A panel of growers shared their experiences managing crop load during today’s afternoon session at the Washington State Tree Fruit Association annual meeting.
Everything is based on having a bloom target, Washington State University researcher Matt Whiting said in opening the session.
Washington Fruit and Produce determines trunk cross sectional area to determine crop load in years one through six in an orchard, to ensure a young block isn’t overcropped, slowing growth, Andrew Del Rosario said.
Mike Robinson of BMR Orchards said he follows a similar path, though more informally, without advanced spreadsheets to track all of the findings. “How do you get a consistent crop? Part of it is getting pruning right and having a plan,” he said.
Brent Huck of Stemilt noted growers must first make sure the tree is balanced, with competition limbs, otherwise the numbers will be skewed.
WSU’s Vince Jones reminded growers about models available under the Decision Aid System, including additional flower phenology data—three cultivars already with five more in progress, such as the new WSU-bred apple variety WA 38, to be sold under the name Cosmic Crisp.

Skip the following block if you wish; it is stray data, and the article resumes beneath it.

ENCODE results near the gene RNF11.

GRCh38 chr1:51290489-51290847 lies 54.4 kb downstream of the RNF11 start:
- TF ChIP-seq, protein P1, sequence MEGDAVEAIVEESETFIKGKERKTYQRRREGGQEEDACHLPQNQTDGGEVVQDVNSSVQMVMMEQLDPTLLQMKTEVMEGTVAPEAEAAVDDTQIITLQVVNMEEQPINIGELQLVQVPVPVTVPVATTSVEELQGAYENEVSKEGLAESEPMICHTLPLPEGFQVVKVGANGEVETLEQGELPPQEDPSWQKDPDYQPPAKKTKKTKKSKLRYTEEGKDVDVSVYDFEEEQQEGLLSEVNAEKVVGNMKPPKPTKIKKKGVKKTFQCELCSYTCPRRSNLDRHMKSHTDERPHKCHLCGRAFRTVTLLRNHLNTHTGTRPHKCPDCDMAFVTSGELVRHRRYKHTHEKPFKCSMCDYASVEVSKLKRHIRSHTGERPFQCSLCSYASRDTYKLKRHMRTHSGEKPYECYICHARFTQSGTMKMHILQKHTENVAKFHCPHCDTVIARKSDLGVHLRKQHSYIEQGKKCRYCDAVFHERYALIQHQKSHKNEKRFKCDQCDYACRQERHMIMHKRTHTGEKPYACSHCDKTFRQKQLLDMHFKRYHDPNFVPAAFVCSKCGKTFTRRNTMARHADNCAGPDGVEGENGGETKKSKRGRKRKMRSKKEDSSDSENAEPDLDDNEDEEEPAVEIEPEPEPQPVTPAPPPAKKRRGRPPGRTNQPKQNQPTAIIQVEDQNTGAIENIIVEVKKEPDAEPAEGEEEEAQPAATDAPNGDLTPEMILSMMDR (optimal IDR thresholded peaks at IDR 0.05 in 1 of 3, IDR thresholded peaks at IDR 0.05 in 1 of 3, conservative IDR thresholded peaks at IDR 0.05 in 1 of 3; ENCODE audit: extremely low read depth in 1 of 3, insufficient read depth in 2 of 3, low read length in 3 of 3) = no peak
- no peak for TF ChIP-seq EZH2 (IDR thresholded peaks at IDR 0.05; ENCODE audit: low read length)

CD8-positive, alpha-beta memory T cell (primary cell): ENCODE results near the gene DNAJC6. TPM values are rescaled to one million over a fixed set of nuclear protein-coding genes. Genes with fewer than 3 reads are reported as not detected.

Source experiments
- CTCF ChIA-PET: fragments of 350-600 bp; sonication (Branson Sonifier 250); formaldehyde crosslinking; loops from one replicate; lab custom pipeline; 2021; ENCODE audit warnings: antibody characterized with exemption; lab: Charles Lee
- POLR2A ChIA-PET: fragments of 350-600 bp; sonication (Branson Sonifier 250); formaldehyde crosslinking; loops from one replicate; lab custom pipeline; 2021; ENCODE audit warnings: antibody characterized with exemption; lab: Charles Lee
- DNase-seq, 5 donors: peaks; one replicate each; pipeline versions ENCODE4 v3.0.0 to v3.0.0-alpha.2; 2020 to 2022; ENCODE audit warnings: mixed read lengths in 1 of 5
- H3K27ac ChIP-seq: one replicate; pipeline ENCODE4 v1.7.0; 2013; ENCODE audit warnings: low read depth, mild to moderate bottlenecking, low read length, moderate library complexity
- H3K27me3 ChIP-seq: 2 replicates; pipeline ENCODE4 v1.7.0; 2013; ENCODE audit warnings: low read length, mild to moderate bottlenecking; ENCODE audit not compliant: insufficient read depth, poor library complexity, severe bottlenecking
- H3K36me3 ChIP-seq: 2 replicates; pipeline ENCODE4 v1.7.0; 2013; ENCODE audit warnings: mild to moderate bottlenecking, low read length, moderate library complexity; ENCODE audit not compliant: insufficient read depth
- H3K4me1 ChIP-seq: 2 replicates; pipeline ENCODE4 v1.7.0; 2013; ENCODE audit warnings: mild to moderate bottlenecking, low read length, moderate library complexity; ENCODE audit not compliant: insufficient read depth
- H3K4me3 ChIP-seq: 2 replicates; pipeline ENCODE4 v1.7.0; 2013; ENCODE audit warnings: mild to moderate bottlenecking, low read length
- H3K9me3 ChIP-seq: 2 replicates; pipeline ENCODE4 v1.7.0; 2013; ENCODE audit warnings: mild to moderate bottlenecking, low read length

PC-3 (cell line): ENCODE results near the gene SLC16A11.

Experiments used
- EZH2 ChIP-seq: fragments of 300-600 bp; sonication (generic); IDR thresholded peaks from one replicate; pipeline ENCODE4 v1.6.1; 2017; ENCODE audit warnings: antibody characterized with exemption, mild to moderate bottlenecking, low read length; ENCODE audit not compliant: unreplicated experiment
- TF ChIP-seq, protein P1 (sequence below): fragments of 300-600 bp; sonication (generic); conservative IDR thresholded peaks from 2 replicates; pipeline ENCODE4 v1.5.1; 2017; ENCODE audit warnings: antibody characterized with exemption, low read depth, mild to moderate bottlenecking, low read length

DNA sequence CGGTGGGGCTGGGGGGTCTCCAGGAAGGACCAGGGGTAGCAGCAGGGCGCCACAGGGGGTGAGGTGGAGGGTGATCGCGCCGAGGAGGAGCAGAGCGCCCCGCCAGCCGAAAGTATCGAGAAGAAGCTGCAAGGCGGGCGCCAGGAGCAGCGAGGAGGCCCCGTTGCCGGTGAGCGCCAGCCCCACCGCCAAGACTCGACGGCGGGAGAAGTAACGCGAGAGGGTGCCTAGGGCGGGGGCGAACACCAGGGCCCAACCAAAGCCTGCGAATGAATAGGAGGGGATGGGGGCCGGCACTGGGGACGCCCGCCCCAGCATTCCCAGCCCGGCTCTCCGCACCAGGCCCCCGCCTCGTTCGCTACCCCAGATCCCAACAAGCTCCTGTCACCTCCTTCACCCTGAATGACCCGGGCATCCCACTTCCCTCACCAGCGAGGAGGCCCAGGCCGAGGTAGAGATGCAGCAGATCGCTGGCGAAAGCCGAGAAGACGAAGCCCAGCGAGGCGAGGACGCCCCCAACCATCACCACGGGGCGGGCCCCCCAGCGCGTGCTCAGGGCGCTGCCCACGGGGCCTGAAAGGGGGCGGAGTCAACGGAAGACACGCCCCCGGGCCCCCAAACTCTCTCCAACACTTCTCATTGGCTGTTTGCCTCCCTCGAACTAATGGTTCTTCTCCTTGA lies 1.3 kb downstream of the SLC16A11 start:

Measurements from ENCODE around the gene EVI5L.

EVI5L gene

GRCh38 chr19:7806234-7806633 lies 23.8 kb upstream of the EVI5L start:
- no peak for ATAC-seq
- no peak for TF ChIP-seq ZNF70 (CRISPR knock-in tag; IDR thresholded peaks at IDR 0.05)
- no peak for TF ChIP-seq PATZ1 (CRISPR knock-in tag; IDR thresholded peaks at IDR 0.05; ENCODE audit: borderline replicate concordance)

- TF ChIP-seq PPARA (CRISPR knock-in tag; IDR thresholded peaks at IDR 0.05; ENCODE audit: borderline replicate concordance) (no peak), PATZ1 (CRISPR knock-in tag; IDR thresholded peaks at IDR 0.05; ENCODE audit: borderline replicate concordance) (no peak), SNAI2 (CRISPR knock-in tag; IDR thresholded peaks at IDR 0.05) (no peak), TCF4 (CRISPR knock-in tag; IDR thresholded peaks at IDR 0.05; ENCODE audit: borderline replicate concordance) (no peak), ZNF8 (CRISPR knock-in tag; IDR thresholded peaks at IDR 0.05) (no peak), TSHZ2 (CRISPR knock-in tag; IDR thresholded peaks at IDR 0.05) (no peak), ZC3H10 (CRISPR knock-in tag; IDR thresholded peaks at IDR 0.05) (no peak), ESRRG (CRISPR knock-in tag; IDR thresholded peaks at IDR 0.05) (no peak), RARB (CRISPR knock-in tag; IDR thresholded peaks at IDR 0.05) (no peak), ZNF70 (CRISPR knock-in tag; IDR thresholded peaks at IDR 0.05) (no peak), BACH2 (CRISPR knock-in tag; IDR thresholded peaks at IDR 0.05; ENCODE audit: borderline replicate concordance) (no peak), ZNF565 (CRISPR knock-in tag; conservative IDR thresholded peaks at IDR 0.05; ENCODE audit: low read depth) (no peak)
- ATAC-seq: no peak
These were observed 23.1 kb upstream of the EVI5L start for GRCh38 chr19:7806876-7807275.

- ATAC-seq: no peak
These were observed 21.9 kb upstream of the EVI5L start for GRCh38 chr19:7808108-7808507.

Honeybee foraging models are also available, as well as models for sunburn browning, storage scald and various diseases and pests.
During a session on organics, two experts shared that a diligent scouting program is one of the most critical components to growing organic tree fruit.
Consultant Dain Craver and Zirkle Fruit’s Teah Smith stressed the importance of starting a well-trained scout team to find evidence of pests and diseases and to help plan everything else.
Smith recommended diligently checking for little cherry virus, searching every day for small and poorly colored fruit, sending in samples for testing even if symptoms appear minor.
She does not believe the industry is taking the disease seriously enough.
Zea Sonnabend urged organic growers to think of creating an entire ecosystem in their orchards that includes hedge rows, cover crops and a wide array of organic matter in soil that gets disturbed as little as possible.
– by Shannon Dininny, Ross Courtney